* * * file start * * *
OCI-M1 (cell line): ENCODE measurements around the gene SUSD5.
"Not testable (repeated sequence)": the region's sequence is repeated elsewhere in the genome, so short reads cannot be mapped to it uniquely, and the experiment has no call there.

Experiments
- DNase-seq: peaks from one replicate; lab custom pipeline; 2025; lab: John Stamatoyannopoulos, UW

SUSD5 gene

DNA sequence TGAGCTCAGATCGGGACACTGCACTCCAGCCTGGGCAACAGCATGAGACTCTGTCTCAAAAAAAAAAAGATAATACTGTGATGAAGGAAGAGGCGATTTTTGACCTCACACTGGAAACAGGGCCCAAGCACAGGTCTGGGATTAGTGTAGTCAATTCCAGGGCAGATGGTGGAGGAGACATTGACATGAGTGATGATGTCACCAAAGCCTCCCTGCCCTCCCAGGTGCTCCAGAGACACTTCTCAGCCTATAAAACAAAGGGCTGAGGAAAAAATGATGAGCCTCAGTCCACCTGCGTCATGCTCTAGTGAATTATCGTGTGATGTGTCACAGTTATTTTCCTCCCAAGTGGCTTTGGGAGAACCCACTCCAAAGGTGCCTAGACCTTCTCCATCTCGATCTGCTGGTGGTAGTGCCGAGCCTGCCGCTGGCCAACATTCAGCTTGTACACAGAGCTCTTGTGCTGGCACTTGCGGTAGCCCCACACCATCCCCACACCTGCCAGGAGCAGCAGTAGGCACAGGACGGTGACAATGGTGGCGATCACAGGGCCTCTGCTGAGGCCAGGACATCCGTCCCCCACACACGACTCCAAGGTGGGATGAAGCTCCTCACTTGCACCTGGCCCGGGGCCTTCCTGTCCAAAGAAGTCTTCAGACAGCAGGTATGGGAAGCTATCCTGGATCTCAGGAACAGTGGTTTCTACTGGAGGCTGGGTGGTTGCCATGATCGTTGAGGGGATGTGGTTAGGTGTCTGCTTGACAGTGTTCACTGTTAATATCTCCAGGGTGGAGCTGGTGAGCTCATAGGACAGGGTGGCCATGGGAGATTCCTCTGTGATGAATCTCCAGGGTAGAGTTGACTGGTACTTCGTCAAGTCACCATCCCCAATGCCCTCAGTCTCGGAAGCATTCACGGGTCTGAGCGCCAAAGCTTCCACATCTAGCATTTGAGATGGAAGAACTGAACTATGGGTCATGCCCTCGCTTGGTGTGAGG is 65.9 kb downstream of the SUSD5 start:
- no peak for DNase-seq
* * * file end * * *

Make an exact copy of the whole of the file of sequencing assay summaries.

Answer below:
OCI-M1 (cell line): ENCODE measurements around the gene SUSD5.
"Not testable (repeated sequence)": the region's sequence is repeated elsewhere in the genome, so short reads cannot be mapped to it uniquely, and the experiment has no call there.

Experiments
- DNase-seq: peaks from one replicate; lab custom pipeline; 2025; lab: John Stamatoyannopoulos, UW

SUSD5 gene

DNA sequence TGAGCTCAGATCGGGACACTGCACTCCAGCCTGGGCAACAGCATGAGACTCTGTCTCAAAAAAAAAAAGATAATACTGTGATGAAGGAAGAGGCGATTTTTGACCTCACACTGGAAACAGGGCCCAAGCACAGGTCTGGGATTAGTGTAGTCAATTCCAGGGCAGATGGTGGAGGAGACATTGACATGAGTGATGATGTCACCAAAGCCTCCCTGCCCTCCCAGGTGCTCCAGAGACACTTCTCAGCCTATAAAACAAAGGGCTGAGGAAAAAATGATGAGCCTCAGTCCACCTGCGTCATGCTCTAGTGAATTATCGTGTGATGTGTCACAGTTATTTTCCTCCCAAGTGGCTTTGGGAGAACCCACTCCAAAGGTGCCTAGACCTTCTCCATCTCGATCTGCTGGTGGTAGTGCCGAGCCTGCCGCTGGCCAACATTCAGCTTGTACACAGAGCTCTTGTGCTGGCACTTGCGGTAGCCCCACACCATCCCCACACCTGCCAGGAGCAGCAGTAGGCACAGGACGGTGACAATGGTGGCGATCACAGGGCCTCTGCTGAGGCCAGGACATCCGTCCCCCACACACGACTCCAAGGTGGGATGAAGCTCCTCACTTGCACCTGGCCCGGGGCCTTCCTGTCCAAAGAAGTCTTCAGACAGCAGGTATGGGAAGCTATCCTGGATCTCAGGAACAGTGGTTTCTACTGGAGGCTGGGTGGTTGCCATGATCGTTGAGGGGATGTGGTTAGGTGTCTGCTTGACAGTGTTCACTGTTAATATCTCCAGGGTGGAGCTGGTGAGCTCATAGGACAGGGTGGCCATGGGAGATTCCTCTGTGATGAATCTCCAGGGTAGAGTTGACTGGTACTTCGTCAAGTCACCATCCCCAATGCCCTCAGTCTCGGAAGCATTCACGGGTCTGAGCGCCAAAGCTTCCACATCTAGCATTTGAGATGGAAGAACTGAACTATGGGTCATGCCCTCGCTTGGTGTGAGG is 65.9 kb downstream of the SUSD5 start:
- no peak for DNase-seq